non-owning references?

Rhodri James rhodri at wildebst.demon.co.uk
Fri Jul 24 20:05:58 CEST 2009


On Fri, 24 Jul 2009 16:03:58 +0100, Piet van Oostrum <piet at cs.uu.nl> wrote:

>>>>>> "Rhodri James" <rhodri at wildebst.demon.co.uk> (RJ) wrote:
>
>> RJ> On Fri, 24 Jul 2009 14:55:45 +0100, Hrvoje Niksic  
>> <hniksic at xemacs.org>  wrote:
>>>> Ben Finney <ben+python at benfinney.id.au> writes:
>>>>
>>>>> Utpal Sarkar <doetoe at gmail.com> writes:
>>>>>
>>>>>> Is there a way I can tell a variable that the object it is pointing
>>>>>> too is not owned by it, in the sense that if it is the only  
>>>>>> reference
>>>>>> to the object it can be garbage collected?
>>>>>
>>>>> Python doesn't have “pointers”, and doesn't really have “variables”
>>>>> either, at least not how many other languages use that term.
>>>>
>>>> The OP didn't use the term "pointer", but the word "pointing", which
>>>> makes sense in the context.  The term "variable" is used in the Python
>>>> language reference and elsewhere, and is quite compatible with how  
>>>> other
>>>> popular languages (Java, PHP, Lisp, ...) use it.
>
>> RJ> Only superficially.  Treating Python variables the same as C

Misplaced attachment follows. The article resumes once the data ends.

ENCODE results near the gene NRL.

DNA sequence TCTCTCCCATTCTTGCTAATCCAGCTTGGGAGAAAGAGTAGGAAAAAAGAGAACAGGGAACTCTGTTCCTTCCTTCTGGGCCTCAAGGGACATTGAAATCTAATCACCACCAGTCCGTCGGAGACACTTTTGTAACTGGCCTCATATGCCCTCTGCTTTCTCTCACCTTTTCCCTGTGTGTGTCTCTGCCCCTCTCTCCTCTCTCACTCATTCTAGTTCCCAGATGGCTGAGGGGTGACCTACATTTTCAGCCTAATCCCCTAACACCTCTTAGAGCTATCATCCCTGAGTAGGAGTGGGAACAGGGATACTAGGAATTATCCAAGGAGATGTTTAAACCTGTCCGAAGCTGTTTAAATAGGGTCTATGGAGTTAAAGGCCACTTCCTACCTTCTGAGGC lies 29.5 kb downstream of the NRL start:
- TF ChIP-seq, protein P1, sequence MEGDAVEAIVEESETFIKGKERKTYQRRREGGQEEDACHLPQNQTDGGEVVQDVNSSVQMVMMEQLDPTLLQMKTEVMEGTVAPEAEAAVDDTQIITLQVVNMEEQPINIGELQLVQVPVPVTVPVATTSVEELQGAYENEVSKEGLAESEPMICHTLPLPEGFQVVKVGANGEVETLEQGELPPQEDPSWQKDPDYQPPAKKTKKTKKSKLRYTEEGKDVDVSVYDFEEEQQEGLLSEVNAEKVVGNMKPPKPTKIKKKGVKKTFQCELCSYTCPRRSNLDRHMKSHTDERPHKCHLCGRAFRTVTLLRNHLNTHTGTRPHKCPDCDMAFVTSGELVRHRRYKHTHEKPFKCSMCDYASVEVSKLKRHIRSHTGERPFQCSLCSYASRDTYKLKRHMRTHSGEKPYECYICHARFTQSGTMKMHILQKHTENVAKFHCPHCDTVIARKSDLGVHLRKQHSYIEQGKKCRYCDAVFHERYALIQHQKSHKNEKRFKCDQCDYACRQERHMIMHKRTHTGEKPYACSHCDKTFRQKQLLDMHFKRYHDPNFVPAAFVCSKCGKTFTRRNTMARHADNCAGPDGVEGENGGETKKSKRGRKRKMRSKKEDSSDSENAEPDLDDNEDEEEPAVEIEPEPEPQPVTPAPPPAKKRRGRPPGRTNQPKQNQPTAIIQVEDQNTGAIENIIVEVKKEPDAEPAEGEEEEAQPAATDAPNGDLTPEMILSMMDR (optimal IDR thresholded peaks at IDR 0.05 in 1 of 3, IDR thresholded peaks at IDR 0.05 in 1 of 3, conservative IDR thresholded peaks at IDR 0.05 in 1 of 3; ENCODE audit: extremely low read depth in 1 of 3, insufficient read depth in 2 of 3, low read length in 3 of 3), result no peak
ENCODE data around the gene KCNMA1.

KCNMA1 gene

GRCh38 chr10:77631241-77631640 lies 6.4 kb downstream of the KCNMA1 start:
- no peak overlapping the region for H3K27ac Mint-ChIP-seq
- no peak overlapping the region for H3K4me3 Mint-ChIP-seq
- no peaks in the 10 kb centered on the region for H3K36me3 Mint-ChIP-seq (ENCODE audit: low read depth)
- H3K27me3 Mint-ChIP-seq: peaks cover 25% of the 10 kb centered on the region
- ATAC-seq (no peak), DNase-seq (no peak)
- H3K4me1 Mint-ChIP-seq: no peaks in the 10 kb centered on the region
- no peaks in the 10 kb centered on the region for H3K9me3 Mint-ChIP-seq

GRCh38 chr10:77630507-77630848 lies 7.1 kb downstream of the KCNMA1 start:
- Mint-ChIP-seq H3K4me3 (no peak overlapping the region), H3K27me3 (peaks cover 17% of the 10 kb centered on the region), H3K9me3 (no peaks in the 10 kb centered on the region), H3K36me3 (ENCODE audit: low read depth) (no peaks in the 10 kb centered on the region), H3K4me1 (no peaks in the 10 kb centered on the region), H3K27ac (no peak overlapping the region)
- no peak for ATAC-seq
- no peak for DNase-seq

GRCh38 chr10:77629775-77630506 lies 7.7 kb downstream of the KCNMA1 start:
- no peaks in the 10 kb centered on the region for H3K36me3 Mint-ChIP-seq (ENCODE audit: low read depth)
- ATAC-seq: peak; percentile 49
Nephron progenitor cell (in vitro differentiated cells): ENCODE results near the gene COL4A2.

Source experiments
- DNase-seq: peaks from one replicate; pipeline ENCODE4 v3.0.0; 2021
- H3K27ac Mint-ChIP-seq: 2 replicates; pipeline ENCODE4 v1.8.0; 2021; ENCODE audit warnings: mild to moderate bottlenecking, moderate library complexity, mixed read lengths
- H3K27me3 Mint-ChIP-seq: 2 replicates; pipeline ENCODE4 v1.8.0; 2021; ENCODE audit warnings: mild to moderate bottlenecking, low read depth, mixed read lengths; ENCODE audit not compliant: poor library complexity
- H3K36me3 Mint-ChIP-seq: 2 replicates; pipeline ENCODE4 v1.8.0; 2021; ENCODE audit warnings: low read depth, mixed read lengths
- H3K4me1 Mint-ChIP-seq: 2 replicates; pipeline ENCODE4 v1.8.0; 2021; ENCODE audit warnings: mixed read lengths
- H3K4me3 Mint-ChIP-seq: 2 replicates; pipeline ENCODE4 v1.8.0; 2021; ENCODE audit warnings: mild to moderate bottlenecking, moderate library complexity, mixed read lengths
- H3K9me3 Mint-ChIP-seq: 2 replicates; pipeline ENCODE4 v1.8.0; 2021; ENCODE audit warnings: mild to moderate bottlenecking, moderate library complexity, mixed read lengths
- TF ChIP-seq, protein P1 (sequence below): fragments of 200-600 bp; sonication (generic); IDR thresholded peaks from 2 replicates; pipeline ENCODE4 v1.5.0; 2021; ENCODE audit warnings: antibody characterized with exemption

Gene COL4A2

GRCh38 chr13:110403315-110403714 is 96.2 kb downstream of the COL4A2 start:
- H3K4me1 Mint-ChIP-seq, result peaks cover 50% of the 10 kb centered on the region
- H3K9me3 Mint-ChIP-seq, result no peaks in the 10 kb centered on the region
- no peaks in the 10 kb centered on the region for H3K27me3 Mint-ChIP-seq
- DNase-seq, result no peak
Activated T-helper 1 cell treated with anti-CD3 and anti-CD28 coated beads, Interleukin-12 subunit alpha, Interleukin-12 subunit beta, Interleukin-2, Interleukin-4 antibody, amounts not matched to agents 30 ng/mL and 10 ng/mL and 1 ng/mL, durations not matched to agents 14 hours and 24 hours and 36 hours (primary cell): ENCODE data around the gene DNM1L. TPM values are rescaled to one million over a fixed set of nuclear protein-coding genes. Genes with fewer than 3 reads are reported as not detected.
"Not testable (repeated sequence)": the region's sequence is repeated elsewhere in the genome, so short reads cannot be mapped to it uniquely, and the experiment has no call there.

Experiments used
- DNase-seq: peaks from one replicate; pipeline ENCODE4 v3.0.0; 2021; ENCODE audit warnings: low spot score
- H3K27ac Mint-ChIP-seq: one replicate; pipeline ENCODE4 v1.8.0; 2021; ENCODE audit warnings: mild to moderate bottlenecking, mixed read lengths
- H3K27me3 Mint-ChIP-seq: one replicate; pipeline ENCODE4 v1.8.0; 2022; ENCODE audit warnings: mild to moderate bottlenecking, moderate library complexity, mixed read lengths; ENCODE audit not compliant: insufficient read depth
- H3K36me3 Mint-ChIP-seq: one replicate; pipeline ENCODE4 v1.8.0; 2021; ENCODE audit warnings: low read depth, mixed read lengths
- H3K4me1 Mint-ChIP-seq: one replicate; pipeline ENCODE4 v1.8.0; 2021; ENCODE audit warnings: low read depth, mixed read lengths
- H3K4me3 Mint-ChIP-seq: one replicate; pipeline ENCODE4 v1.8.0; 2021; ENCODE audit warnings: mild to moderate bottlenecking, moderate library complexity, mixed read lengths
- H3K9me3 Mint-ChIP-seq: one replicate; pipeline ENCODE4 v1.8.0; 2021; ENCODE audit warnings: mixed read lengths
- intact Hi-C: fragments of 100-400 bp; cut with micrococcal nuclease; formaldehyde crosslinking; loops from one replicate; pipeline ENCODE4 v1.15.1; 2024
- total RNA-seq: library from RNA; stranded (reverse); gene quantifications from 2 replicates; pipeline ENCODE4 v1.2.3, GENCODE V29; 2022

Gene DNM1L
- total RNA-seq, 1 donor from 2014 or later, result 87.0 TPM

>> variables
>> RJ> (say) is one of the classic ways that newbies come unstuck when  
>> mutable
>> RJ> objects appear on the scene.  While the OP appears to have the  
>> right idea,
>> RJ> your "correction" here could be quite misleading.
>
> If you read the OP, it is clear that he talked about a class variable,
> which is a perfectly legal notion in Python, and is mentioned as such in
> the language reference manual:
> `Variables defined in the class definition are class variables'

Yes.  I didn't think I needed to say that explicitly.

> And who was talking about C variables?

Hrvoje, implicitly.  'The term "variable" is used in the Python
language reference and elsewhere, and is quite compatible with how
other popular languages (Java, PHP, Lisp, ...) use it.'  I listed
C as another example of a popular language because I am very familiar
with how C's variables work; I don't know Java, I've never programmed
PHP in anger and it's twenty years since I last touched Lisp.

The point was, and remains, that this newsgroup gets regular traffic
 from people who expect Python's variables to act like C's variables,
demonstrating that describing them as "quite compatible" is somewhat
misleading.

-- 
Rhodri James *-* Wildebeest Herder to the Masses



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